The frigid forecast for last week’s game against the Raiders started a scramble to find the coldest Chiefs games at Arrowhead Stadium.
Fans remembered the Dolphins game in 2008, when the temperature at kickoff was 10 degrees. Others recalled the 1996 playoff loss to the Colts that kicked off in 11-degree weather with a wind chill of minus-15 degrees.
There was the 1983 season finale against the Broncos, the final game of John Elway’s rookie season. Kickoff temperature was zero, with a wind chill of minus-30, according to Chiefs records. The announced crowd that braved the elements that day was 11,377.
No weather records were established against the Raiders. The kickoff temperature was 21 degrees, tying for the fifth coldest start since 1994.
But the cold snap hasn’t abated. The forecast for Sunday’s game against the Titans at Arrowhead Stadium calls for possible single-digit temperatures by the noon kickoff.
That was news to Chiefs rookie defensive lineman Chris Jones, who grew up and played college football in Mississippi.
“I might be out there playing in pajamas then,” Jones said. “There’s nothing much you can do except put heat packs on your body.”
Jones said the Raiders game was a frosty as any he’s played in.
“My hands froze together, my toes didn’t want to move, my pinky toe I forgot it existed,” Jones said.
But the Chiefs prevailed over Oakland 21-13. Of those six coldest regular-season games since 1994, the Chiefs won five. And they won that 1983 game over the Broncos.
At least the field should be in good shape. For this season, the Chiefs installed heated pipes underneath the playing surface to keep the soil soft.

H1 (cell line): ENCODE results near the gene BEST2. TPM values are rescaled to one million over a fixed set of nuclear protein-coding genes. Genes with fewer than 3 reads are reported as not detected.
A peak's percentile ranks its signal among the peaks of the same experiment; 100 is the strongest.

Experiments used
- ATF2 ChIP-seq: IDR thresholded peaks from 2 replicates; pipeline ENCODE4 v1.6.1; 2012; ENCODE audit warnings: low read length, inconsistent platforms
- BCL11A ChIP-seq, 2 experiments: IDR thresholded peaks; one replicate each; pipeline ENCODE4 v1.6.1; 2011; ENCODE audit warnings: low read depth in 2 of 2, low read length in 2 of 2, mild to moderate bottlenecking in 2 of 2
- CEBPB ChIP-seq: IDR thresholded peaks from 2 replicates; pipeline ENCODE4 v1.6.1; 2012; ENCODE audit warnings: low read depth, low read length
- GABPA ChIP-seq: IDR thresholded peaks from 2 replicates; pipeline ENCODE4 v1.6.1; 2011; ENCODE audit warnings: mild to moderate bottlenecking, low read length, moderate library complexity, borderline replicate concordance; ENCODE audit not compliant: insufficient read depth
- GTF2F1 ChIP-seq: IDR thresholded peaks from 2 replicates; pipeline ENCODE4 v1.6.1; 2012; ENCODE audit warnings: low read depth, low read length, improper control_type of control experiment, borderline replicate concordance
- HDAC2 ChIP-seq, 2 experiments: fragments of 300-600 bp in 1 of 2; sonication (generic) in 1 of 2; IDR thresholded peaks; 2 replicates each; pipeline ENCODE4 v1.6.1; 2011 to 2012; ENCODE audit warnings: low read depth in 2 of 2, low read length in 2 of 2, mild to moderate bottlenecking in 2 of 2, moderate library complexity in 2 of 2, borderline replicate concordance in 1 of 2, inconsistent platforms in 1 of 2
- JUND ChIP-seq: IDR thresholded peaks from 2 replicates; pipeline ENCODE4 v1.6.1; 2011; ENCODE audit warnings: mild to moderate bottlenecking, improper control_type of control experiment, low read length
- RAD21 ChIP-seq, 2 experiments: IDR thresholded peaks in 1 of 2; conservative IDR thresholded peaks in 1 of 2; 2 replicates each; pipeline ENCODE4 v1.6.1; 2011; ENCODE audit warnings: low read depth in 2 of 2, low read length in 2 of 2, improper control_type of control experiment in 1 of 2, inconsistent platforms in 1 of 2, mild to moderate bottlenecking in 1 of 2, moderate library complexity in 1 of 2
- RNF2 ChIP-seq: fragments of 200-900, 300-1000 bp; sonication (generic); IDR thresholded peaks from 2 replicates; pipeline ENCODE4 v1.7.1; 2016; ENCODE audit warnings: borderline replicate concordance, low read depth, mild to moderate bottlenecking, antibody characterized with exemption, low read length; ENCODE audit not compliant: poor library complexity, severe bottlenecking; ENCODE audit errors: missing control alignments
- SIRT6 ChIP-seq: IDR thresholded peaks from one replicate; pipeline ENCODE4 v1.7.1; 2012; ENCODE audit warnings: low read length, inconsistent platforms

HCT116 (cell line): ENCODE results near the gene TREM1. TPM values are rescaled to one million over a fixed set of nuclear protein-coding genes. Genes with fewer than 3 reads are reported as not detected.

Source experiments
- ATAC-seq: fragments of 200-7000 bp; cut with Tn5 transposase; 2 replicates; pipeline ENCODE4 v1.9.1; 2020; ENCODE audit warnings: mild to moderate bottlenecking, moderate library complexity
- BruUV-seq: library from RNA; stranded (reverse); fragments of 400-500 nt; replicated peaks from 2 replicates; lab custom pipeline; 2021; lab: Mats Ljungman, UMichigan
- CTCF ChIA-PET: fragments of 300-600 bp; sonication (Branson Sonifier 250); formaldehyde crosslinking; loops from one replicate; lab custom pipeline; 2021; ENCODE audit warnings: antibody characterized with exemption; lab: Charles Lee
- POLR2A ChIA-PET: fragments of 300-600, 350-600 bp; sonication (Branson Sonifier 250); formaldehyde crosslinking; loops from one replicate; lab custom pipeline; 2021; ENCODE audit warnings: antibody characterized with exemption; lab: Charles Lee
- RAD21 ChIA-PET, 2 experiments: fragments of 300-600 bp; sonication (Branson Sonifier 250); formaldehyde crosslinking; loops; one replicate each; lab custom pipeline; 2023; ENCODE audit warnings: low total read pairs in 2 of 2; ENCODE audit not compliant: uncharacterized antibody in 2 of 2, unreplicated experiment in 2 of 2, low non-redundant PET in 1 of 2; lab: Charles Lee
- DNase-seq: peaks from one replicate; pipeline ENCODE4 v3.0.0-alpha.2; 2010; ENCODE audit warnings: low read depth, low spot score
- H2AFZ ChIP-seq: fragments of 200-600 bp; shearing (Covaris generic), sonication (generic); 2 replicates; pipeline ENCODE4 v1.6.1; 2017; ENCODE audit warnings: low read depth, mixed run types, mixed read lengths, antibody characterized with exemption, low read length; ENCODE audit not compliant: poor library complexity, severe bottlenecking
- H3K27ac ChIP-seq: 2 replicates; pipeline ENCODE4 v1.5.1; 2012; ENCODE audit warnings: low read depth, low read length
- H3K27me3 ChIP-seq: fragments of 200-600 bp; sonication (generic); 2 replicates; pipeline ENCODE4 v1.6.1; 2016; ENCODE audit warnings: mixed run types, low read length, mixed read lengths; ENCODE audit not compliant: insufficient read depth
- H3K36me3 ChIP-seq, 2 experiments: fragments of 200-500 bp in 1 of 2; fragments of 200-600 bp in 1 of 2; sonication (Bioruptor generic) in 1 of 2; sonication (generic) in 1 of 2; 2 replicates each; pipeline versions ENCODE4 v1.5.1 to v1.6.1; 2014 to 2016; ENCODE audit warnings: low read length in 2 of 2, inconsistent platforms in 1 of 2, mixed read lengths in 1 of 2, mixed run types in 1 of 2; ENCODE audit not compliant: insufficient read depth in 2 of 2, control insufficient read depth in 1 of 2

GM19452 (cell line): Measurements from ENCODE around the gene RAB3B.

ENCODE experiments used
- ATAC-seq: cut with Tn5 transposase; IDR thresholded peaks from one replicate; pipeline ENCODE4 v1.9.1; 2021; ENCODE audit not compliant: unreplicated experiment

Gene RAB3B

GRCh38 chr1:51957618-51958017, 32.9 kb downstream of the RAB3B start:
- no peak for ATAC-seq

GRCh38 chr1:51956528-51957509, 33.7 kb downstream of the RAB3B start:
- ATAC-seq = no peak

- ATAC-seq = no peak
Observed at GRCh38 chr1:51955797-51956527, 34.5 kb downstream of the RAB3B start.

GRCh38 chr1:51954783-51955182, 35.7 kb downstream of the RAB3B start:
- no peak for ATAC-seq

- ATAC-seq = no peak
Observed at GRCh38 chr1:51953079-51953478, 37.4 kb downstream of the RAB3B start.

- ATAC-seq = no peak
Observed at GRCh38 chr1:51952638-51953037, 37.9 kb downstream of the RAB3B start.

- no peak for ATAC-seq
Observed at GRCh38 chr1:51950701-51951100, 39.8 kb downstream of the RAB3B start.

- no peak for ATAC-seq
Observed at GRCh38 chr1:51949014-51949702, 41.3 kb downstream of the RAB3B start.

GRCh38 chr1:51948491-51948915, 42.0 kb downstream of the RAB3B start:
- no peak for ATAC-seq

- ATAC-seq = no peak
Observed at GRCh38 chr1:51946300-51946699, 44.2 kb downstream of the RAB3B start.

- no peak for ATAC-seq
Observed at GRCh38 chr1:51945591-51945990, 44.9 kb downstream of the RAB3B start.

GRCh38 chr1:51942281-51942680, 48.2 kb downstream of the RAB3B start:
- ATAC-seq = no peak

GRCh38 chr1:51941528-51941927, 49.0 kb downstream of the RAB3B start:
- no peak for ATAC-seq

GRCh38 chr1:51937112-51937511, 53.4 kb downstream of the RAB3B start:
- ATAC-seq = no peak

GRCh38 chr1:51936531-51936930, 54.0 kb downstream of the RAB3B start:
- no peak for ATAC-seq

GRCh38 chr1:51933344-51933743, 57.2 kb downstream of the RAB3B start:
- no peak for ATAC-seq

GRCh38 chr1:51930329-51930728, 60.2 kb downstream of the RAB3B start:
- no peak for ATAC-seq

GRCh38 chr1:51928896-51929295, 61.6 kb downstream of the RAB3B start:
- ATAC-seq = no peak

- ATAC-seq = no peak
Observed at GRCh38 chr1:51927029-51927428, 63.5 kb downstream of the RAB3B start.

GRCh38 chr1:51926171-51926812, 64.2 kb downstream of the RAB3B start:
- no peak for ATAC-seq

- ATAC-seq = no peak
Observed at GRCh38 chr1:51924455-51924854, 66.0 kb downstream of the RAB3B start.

The numbing cold will be a new experience for several players, especially those from the South, like Jones, or Hawaii, like Titans quarterback Marcus Mariota.
“This will be the coldest game for sure,” said Mariota, a native of Honolulu.
Mariota played in college at Oregon and participated in some cold weather games there. This week at practice, he tried using a glove but said it didn’t feel comfortable. He will use hand-warmers.
“You want to stay warm throughout, even when you’re not on the field in terms of keeping your arm and body warm,” Mariota said. “And with your grip, you want to make sure everything is comfortable when you’re out there.”
Against the Raiders, Chiefs quarterback Alex Smith wore a glove on his left hand and had one of his best halves of football this season, completing 11 off 16 for 202 yards and a touchdown before halftime.
One game in cold conditions should help this time, Smith said.
“Last week was pretty close to what it will be like this week,” Smith said. “We’ve been outside in the elements a lot and it’s been a good practice for us. That’s one of the benefits of being here.”
Inclement weather can push the Chiefs to their indoor facility, but not this week. They worked outside to grow accustom to functioning the in conditions.
“You have to get used to it,” Chiefs special teams coach Dave Toub said. “You have to get a feel for it. The ball gets a little slicker.”
Toub had plenty of experience dealing with intense cold as the Bears special teams coordinator from 2004-12, and Chicago is bracing for one the coldest game days ever on Sunday, when the forecast there calls for a high of 3 degrees. The Bears play host to the Packers at noon.
“I tell our guys, whoever handles the weather best is going to win the game,” Toub said. “It held true in Chicago. It holds true here.”